James Anderson    Getty Images
James Anderson Getty Images

The ball shapes away, beats the outside edge, and rests into the gloves of wicketkeeper. The ball pierces batsman s defence, misses the stumps by a whisker, and rests into the gloves of wicketkeeper.

The slip fielders shout in disgust. Few of them place their hands on their heads, thinking how the batsman survived.

The wicketkeeper hates the situation. He constantly has to stretch to his right, to his left. He has already bruised his elbows. He cannot do this anymore, begging to end his misery.

The crowd towards deep square-leg and deep point curse themselves for choosing the wrong seats. Somewhere near the sight screen would have been nicer, lads. They cannot see the movement off the seam.

The batsmen pray for the sun to come out. Once that happens, the swing will marginally fade and the chances of survival would increase.

The umpires hope for an easy decision. They thank the heavens for DRS, their new best friend.

The commentators laugh, for they have exhausted their vocabulary. The ball has beaten the batsmen so many times they do not have enough words to narrate the happenings.

The players waiting in the dressing-room wish they do not have to bat soon. If the time comes, may the bowler be out of the attack, they think.

James Anderson has been making everyone s life difficult for almost decade and a half, for 28,149 deliveries.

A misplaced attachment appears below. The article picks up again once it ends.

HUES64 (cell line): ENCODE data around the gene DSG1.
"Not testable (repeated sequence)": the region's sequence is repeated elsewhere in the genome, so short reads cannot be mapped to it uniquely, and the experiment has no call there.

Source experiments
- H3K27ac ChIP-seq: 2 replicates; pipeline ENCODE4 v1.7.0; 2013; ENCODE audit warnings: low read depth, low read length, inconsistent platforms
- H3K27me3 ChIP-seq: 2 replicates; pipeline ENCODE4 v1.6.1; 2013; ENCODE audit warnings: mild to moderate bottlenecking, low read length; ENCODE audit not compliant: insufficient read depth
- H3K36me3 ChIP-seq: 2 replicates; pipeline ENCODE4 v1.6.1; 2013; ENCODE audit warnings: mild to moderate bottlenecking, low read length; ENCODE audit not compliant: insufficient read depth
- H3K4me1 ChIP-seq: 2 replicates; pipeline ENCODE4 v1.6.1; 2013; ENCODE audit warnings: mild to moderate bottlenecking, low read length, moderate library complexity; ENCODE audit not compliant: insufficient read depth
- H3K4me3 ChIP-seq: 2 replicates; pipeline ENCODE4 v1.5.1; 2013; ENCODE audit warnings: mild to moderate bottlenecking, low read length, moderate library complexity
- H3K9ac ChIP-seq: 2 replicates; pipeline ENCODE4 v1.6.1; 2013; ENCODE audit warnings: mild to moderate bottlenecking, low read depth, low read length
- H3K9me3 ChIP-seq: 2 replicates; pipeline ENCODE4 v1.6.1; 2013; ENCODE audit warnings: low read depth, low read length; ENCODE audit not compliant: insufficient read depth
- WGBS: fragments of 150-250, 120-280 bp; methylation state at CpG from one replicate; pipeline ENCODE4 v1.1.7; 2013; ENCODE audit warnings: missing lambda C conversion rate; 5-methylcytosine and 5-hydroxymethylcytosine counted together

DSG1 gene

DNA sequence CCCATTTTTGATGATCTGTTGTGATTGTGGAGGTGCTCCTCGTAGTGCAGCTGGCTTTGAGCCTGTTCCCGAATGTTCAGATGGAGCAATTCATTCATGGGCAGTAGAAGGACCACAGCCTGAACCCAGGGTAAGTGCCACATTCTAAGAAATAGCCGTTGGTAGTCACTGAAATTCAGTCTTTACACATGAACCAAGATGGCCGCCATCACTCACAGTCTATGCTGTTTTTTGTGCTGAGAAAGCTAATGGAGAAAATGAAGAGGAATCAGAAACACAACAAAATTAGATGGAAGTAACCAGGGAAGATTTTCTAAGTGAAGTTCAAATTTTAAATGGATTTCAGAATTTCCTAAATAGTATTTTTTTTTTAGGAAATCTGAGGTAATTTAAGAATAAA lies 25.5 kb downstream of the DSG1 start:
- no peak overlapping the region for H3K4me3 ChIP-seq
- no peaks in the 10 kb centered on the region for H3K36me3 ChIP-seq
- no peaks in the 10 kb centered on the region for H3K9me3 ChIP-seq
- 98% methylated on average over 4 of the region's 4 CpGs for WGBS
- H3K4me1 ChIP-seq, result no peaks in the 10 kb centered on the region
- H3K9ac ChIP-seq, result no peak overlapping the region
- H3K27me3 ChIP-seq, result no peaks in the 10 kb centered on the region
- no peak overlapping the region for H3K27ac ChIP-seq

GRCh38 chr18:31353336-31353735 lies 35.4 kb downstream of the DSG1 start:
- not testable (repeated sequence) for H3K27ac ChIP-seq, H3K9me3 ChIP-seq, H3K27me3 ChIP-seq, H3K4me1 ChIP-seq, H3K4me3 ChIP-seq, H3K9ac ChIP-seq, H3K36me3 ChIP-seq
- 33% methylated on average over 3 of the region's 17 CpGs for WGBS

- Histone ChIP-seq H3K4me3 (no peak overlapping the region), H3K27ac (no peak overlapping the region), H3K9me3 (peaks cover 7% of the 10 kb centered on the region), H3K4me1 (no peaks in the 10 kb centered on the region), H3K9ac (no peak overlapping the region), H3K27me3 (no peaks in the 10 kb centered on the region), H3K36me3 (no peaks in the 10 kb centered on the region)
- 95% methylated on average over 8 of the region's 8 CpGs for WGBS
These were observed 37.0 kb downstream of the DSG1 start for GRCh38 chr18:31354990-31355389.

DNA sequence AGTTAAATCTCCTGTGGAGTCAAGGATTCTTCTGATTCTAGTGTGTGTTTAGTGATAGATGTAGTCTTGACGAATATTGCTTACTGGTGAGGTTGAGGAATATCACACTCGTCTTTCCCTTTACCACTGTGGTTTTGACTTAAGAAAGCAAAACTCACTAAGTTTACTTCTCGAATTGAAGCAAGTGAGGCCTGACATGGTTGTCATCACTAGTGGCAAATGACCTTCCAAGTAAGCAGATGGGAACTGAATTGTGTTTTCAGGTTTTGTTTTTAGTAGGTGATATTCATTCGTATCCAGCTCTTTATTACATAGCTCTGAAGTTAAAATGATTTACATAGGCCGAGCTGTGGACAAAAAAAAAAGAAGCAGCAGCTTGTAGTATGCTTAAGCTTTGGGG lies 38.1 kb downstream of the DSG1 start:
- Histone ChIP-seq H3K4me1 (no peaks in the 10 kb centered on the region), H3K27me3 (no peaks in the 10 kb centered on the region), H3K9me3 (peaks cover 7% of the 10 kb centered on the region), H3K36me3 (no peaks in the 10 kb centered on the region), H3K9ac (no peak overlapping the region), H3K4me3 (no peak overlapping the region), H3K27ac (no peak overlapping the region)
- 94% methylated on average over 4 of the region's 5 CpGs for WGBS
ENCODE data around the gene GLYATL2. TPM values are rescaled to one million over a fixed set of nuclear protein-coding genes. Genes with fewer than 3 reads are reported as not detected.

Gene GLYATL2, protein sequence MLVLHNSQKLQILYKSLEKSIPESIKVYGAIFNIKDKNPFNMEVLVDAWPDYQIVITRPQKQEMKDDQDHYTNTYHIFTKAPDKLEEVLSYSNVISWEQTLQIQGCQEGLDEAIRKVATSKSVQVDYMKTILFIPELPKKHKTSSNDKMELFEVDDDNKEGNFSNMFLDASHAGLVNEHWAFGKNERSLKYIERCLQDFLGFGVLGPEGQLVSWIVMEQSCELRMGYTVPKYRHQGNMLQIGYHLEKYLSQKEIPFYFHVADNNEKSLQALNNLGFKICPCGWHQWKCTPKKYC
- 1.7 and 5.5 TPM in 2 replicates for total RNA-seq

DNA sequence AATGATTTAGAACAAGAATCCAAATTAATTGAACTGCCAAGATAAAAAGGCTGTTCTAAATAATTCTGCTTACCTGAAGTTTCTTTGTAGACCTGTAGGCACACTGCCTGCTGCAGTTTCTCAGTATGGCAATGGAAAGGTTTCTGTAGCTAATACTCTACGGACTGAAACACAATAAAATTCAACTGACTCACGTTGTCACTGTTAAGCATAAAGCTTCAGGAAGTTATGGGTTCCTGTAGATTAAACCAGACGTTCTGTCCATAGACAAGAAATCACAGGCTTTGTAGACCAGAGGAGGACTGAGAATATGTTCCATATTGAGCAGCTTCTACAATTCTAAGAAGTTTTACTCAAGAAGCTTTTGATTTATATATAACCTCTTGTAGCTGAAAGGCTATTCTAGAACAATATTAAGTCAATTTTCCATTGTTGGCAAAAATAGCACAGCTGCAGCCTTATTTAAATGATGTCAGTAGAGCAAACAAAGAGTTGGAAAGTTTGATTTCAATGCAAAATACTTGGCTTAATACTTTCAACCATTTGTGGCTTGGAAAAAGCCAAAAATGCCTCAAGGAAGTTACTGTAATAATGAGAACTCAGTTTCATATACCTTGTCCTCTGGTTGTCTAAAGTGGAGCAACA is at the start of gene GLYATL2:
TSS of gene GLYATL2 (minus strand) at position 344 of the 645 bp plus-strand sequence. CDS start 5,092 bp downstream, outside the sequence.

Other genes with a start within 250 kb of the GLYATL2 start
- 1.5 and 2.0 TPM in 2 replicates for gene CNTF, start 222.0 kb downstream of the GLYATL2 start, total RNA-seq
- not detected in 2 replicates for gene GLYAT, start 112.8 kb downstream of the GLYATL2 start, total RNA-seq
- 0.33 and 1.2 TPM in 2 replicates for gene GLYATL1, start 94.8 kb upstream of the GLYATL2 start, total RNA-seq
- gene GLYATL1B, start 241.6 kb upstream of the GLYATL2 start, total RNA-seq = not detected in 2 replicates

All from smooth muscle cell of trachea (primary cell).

Anderson has been running in hard, bending his back, twitching his ankles, jerking his knees, stretching his arms, twirling his wrist, and swinging the ball. He has been doing so for 28,149 times to waltz to glory.


Such is the swing that it gives an impression that Kraigg Brathwaite and Kieran Powell are trying their best to edge the ball, that they cannot reach the arc.

The crowd, commentators, wicketkeeper, slip fielders are eager for the edge, for that one moment to be finally scripted.

The umpire hopes he does not turn down a right decision, and no batsman wants to be remembered as Anderson s 500th victim.

Anderson seldom sledges, but he is quite absurdly inexpressive. You do not feel the heat. Like the slip fielders, he does not squeal in frustration. He is uncharacteristically cool for a fast bowler. He patiently waits for the moment.

He goes back to his mark, starts his short run-up, and does what he has been doing for 28,149 deliveries.

The crowd rises and roars and claps. The wicketkeeper stoops low and as do the slip fielders. Brathwaite, the batsman on strike, takes guard. Umpire positions himself.

Anderson runs in hard, bends his back, twitches his ankles, jerks his knees, stretches his arms, twirls his wrist, swings the ball for the 28,150th time, and waltzes to glory, to history, to wicket No. 500.

The ball skids off the surface and through Brathwaite s defence. Anderson did not want another edge. He instead targets the timber.

The seam wobbles a bit, but it flows like a serene lake calm and tranquil. And there goes Anderson running towards backward-point, with his both hands up in jubilation, while his teammates flock around him to celebrate the moment that saw the first Englishman to 500 wickets.

The umpire heaves a sigh, and Brathwaite will be remembered as Anderson s 500th victim.


The ball with which Anderson chronicled to a new high then lost its seam, and the umpires had to change it when it was only 4-over old. However, it was a mere coincidence that the seam that swung Anderson s fortunes prematurely wore off.

Maybe the ball did not want to lose its shine, that now it will sit the brightest in Anderson s board of memorabilia.